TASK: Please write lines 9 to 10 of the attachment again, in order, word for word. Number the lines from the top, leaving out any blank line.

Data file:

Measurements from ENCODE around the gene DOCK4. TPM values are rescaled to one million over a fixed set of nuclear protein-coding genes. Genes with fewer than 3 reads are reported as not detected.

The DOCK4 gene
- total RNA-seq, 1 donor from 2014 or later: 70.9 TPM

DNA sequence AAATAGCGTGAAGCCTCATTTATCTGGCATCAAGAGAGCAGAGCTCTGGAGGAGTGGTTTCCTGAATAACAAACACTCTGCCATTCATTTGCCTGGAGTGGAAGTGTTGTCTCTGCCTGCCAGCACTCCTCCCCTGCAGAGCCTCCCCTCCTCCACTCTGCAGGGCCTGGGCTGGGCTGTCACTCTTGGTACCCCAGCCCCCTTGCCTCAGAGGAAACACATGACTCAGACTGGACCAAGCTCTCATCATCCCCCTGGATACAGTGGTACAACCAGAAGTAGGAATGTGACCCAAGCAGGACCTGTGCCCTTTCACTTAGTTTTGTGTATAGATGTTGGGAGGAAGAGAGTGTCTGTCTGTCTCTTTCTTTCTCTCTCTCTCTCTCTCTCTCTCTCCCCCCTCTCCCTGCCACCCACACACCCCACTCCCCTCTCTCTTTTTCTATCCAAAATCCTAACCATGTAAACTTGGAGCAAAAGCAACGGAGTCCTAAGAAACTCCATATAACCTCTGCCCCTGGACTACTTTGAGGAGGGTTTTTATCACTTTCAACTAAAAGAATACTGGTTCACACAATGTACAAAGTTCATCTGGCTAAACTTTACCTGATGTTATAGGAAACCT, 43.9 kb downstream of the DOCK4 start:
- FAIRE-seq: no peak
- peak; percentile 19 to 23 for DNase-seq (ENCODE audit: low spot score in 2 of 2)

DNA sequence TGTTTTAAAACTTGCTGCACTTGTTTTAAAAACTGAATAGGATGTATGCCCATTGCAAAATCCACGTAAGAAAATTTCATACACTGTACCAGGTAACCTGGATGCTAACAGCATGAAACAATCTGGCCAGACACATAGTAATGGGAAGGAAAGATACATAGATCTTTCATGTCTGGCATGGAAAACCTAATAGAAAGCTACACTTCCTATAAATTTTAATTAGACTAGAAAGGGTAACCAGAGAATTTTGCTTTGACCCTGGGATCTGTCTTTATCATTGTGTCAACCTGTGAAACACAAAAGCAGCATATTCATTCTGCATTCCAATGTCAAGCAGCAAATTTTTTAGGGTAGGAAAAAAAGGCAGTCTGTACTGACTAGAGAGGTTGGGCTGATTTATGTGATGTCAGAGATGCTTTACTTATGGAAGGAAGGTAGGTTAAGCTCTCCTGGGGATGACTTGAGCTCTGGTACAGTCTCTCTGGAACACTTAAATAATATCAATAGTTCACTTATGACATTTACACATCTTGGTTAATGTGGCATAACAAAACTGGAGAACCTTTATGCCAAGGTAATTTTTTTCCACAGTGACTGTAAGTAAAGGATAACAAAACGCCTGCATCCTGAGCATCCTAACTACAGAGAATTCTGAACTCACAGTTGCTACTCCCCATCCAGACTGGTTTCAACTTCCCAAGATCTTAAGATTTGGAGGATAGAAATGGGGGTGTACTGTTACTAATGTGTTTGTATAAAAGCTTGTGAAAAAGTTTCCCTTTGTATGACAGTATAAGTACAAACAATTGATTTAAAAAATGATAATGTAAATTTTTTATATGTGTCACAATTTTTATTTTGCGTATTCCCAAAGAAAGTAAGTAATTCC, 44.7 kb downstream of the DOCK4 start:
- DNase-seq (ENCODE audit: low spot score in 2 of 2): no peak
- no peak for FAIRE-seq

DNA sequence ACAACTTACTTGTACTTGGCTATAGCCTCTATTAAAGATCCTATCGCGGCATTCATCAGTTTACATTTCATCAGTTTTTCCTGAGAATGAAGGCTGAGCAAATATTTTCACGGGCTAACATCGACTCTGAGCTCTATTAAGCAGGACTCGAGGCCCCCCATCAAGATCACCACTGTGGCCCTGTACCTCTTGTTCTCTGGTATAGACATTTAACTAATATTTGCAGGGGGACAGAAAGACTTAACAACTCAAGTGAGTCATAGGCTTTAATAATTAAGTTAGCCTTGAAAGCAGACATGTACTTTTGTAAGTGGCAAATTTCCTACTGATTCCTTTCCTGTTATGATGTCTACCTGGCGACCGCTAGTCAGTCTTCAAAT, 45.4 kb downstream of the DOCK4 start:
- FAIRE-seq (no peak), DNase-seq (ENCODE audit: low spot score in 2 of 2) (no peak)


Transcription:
- no peak for FAIRE-seq

DNA sequence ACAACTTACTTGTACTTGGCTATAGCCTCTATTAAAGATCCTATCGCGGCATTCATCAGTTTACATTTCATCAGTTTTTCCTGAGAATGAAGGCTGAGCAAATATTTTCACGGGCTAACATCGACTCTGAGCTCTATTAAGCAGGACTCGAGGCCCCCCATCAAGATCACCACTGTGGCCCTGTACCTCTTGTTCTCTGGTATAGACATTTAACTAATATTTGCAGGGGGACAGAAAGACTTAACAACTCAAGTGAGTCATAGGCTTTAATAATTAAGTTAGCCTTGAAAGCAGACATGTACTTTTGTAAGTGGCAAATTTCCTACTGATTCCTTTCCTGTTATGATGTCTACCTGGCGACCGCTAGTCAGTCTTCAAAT, 45.4 kb downstream of the DOCK4 start: